An advocate for people in need.

Growing up in Czernovitz, a city in Ukraine, Inna Vernikov did not experience anti-Semitism herself, but she heard stories of family members who had.

That, she says, sensitized her to the position of Jews — and other victims of discrimination.

She decided to become a lawyer. If someone needed help, “I wanted to do something about it.”

A recent graduate of the Florida Coastal School of Law, and a resident of Brooklyn’s Sheepshead Bay neighborhood, Vernikov interned with Brooklyn’s District Attorney while studying in college.

Over the years she’s established a Jewish women’s study group, volunteered as a matchmaker with the Rajemate organization that serves the Russian-speaking community, and, as president of her law school’s Jewish Law Student Association, invited filmmaker-human rights attorney Brooke Goldstein to campus to speak about the recruitment of Palestinian children as suicide bombers.

The school’s Muslim Law Student Association objected; Vernikov prevailed; the speech drew a SRO crowd. “I learned a lot,” she said — never give up, stick to your principles.

Vernikov discovered 18 months ago that the commencement of her law school class was set for a Saturday. Sabbath-observant, she lobbied to have the date changed. The administration resisted — it’s always on a Saturday, they told her. She kept pressing.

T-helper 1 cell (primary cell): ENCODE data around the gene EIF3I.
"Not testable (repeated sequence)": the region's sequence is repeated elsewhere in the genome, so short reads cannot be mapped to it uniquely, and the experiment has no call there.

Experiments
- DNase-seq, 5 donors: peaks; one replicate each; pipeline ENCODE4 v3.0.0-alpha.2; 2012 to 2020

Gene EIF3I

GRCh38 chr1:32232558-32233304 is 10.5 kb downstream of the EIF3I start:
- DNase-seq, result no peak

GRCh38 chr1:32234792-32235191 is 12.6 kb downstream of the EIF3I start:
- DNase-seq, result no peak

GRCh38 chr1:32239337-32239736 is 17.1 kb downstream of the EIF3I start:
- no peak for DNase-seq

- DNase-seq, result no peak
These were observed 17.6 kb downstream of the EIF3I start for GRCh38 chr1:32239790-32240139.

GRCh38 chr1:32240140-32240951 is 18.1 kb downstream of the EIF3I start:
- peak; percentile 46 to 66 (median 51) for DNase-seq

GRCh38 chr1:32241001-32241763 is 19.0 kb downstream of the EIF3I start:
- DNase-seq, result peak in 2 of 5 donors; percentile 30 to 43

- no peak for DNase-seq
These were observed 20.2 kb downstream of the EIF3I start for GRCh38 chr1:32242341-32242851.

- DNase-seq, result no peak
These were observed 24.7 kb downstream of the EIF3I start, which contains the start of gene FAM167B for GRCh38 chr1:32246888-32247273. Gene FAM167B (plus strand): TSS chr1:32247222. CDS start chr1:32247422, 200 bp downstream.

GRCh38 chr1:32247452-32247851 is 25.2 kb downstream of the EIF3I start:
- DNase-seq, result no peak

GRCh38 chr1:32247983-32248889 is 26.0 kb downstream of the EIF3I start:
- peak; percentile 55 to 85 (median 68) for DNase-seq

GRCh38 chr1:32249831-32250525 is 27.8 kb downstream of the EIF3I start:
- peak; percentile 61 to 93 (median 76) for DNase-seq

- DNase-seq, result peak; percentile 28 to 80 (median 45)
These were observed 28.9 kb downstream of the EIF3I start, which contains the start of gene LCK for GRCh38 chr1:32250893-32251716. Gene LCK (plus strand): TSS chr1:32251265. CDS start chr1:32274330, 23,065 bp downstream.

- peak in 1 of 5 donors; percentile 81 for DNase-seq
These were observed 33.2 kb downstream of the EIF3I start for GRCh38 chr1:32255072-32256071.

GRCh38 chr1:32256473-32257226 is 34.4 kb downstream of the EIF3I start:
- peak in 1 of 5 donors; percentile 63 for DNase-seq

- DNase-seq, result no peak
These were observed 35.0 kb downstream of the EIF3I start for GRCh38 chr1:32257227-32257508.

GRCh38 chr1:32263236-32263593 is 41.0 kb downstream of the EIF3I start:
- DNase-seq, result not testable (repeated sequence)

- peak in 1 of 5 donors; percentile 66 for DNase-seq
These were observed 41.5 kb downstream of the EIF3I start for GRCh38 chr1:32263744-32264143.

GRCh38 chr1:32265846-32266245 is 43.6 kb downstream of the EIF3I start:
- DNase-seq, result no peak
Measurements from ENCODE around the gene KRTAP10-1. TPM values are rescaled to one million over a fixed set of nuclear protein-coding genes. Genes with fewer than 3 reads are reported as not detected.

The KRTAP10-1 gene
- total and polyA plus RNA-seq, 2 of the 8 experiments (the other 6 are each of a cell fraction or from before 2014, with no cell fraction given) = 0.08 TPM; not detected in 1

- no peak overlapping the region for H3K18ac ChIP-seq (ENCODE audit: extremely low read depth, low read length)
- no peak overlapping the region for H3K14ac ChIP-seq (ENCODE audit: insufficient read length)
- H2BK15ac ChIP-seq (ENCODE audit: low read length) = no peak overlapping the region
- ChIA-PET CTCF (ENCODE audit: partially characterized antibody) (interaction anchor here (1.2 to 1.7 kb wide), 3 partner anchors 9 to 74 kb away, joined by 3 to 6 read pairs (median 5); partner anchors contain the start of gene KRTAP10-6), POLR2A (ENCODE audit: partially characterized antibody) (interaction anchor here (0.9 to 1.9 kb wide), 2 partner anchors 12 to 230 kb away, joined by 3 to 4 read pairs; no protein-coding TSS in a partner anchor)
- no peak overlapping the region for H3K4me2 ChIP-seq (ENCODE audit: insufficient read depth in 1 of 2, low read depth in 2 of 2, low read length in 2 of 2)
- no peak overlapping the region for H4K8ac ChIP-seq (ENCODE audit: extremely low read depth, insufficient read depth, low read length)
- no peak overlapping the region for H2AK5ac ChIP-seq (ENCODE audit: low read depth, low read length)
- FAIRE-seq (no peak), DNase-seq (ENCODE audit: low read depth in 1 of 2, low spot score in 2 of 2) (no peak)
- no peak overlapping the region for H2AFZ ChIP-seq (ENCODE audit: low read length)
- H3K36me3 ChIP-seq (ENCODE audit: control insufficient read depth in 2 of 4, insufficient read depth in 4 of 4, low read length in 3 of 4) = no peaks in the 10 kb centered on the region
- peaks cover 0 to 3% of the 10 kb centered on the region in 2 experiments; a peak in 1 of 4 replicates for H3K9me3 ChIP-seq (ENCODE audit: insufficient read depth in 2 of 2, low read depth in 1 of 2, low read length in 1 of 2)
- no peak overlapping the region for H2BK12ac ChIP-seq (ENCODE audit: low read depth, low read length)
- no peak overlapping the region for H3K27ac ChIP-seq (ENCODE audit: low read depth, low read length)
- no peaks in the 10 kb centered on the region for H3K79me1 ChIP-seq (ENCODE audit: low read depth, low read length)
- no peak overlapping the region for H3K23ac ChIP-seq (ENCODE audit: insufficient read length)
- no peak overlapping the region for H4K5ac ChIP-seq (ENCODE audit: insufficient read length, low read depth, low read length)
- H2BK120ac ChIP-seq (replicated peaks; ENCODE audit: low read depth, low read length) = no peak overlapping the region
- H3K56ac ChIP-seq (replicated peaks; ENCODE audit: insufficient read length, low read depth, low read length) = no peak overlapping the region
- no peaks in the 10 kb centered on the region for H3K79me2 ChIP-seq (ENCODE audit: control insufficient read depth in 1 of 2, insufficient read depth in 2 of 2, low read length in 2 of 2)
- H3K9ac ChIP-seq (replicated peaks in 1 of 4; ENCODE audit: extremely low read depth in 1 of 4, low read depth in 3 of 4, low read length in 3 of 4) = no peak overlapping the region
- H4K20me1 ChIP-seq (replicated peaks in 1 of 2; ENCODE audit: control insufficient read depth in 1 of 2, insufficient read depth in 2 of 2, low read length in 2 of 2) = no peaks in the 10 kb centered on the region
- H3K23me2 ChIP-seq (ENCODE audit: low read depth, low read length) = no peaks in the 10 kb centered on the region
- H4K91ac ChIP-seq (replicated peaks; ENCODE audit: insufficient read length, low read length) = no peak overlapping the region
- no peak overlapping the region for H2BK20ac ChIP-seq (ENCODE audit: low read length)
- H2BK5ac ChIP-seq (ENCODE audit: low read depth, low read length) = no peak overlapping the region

Vernikov graduated a few weeks ago — on a Sunday.

No Fan of ‘Dolls’: Alerted that the Lifeline network was airing a “Russian Dolls” reality show about emigrés in Brighton Beach two years ago, Vernikov tuned in. Then she wrote an op-ed for the Forward, in which she called the program “an embarrassment and an offense to Russian Jews.” Some readers applauded her article, others said she was overreacting. Dugout duty: An active member of Baruch College’s Hillel chapter, she was chosen to present a Hillel T-shirt to Shawn Green in 2004, after the ex-Mets outfielder declined to play on Yom Kippur.